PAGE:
Of all the topics I was considering blogging about today, none seemed appropriate after the Virginia massacre. Viagra for women? Trivial. Landlords charging tenants extra deposit money for pets? Ditto. Online shopaholicism? Self-centered. Thoughts on books I’m reading? Ditto, and irrelevant. Since there’s no escaping it, I’ll put forth some of my first impressions, with one caveat: if any of my conclusions turn out to be off the wall, forgive me. It takes me awhile to digest the full implications of major events.
For instance: Is it off the wall to smell violence against women in an incident where both men and women were murdered in cold blood? Early reports suggest that the gunman was going after his girlfriend, and the first casualty was someone who tried to run interference. Newspapers are always reporting violence against women as love triangles or crimes of passion. Even the term domestic dispute glosses over the truth.
Is it off the wall to turn to TV for information, only to be disgusted by the tone of the coverage? First come the people closest to the tragedy, struggling to make sense of it. Then comes the local angle in which they dig up anyone from the neighborhood who might have once attended the university, or who knows someone who does. Then local news explores the many ways this could happen at your child’s school. Finally comes talk of healing. This is all within the first 24 hours after the incident. Not once did I hear the word grief. The conversation went from shock and confusion straight to healing. As part of the healing process, there’s to be a convocation on campus this afternoon, at which our nation’s Chief Nitwit will speak. News announcers referred to him as the nation’s Healer in Chief.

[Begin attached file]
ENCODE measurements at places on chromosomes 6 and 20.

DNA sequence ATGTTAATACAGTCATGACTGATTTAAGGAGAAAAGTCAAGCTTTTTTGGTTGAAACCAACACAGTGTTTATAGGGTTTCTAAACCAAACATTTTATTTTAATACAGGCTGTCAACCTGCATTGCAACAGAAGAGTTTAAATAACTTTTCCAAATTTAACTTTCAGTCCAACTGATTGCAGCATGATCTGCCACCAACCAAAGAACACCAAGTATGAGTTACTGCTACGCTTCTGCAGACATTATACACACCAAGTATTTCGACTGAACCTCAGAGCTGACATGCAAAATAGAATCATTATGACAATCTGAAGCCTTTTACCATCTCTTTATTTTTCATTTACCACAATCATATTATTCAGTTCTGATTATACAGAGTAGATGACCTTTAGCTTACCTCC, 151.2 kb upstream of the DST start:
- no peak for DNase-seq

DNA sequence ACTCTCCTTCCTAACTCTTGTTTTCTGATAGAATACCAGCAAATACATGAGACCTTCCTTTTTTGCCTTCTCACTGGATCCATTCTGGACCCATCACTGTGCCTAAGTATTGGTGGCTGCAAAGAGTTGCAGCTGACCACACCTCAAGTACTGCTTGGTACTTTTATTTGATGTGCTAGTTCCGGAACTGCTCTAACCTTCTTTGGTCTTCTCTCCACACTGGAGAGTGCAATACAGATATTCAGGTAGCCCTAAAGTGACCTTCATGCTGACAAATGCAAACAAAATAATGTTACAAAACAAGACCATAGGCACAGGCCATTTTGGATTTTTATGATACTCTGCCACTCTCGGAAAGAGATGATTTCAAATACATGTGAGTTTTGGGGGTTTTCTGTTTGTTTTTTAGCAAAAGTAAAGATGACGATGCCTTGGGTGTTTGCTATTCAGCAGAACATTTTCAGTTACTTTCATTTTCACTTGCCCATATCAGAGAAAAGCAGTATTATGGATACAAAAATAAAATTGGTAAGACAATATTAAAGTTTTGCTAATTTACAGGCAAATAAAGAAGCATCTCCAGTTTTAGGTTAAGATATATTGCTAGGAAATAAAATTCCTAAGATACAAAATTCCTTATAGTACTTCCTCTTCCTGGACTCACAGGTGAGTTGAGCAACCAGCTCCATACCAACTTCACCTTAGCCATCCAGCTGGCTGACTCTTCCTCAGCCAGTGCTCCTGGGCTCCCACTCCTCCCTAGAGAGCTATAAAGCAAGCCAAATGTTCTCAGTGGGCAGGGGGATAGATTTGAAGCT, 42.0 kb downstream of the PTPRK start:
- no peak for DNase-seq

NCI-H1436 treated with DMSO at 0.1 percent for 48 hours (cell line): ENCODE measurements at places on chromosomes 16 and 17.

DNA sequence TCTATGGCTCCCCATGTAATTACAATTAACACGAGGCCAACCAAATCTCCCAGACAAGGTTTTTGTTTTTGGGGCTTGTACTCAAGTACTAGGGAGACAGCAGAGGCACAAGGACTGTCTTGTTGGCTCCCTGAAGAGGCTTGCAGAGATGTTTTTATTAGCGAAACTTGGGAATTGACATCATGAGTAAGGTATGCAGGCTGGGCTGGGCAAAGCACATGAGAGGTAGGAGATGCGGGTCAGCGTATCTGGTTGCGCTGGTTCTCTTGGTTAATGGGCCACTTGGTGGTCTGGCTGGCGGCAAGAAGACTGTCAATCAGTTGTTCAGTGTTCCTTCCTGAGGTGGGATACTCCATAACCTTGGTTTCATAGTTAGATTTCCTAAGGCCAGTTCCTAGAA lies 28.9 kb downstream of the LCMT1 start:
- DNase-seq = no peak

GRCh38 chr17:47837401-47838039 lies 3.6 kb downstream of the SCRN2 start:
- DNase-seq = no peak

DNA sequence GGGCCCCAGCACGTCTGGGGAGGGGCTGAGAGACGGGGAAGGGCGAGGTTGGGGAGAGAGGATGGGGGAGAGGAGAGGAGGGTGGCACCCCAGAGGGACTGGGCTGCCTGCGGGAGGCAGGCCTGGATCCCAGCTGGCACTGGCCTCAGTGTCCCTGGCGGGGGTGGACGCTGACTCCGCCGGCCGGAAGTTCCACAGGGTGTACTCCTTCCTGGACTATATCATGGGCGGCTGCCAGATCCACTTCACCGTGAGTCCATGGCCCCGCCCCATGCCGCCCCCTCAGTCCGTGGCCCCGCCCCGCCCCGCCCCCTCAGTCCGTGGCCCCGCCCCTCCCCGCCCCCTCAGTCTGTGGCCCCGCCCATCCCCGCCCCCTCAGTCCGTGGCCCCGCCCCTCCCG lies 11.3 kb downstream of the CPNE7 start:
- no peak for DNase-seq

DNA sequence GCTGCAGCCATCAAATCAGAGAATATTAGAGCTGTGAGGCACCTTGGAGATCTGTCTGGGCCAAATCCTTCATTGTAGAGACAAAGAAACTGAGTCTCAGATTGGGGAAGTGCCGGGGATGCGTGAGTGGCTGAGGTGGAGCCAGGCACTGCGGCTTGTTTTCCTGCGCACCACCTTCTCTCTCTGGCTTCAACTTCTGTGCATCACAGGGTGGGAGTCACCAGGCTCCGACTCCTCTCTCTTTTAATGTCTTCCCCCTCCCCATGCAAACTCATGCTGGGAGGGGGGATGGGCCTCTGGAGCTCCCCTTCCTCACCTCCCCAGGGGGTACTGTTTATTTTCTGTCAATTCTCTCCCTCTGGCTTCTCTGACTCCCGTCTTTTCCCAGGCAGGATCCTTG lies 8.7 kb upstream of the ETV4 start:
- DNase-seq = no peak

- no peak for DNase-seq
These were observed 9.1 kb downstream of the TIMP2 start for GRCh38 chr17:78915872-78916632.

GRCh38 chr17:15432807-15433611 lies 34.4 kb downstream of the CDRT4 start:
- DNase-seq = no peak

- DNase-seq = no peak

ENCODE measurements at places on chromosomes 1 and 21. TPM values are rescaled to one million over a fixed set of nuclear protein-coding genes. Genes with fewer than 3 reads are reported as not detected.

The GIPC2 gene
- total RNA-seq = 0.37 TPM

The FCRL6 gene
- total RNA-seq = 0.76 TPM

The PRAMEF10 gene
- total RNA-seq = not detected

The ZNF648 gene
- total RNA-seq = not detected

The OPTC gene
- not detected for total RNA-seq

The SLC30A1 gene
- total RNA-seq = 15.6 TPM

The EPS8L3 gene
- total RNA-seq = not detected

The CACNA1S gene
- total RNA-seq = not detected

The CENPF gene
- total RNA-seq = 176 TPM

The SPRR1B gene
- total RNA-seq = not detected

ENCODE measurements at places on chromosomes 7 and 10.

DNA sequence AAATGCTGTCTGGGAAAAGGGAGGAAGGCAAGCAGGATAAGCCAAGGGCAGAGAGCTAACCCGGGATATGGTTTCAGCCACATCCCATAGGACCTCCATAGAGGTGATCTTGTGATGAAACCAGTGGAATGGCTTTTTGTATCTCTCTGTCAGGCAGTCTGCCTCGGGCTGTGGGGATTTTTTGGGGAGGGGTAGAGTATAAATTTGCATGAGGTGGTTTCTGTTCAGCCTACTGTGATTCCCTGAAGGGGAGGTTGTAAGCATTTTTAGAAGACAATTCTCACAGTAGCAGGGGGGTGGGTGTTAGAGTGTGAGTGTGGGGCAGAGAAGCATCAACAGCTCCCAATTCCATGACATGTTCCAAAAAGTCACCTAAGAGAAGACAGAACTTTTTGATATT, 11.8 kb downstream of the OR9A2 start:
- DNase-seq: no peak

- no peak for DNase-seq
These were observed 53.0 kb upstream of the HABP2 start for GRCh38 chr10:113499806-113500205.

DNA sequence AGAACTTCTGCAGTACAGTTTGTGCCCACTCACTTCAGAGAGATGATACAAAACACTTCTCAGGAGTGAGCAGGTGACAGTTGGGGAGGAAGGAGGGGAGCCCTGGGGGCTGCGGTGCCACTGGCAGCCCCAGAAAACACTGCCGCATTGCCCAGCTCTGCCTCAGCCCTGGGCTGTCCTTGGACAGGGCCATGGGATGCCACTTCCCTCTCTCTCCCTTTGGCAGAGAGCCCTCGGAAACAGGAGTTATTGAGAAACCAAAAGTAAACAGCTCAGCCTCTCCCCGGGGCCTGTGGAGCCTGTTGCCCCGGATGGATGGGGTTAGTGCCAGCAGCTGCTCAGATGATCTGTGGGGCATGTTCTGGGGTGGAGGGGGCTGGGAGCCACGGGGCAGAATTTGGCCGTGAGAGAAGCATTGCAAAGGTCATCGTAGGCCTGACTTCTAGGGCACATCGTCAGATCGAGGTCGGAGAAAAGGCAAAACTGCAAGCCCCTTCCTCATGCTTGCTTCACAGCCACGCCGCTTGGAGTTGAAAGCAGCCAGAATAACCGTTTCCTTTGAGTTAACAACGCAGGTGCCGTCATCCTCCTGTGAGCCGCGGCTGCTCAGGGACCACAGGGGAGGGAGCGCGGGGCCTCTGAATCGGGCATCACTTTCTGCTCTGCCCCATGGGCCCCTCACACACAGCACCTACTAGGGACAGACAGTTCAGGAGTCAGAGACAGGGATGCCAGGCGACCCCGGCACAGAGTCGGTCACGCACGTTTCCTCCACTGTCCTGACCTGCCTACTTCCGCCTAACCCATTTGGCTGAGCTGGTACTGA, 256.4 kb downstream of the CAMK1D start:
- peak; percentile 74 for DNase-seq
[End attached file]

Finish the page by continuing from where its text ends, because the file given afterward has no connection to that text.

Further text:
By now it is well known that getting through someone’s death can take years, even when they die in bed at the age of 98. Yet less than 24 hours after 33 people were shot down in a public space, a space normally considered to be fairly safe from violence, the healing process will begin. Give these people a break! What good is all the research that goes on regarding phenomena like death, trauma, the grief process? All the newspaper and magazine stories that report the results of such studies? If we know so much about the way humans process death, why are we talking about healing so soon?
I’d better stop here. I’m getting angry and I’m being nasty, and at times like these we’re supposed to be solemn and sympathetic. I must be wired all wrong, because I don’t feel solemn and sympathetic; I feel pissed off. When will we learn that these crimes are not senseless, are not a surprise, are not completely unpredictable? When will we start addressing the ailments in our society that encourage violence to fester? Somehow I don’t think firing Don Imus is gonna do it.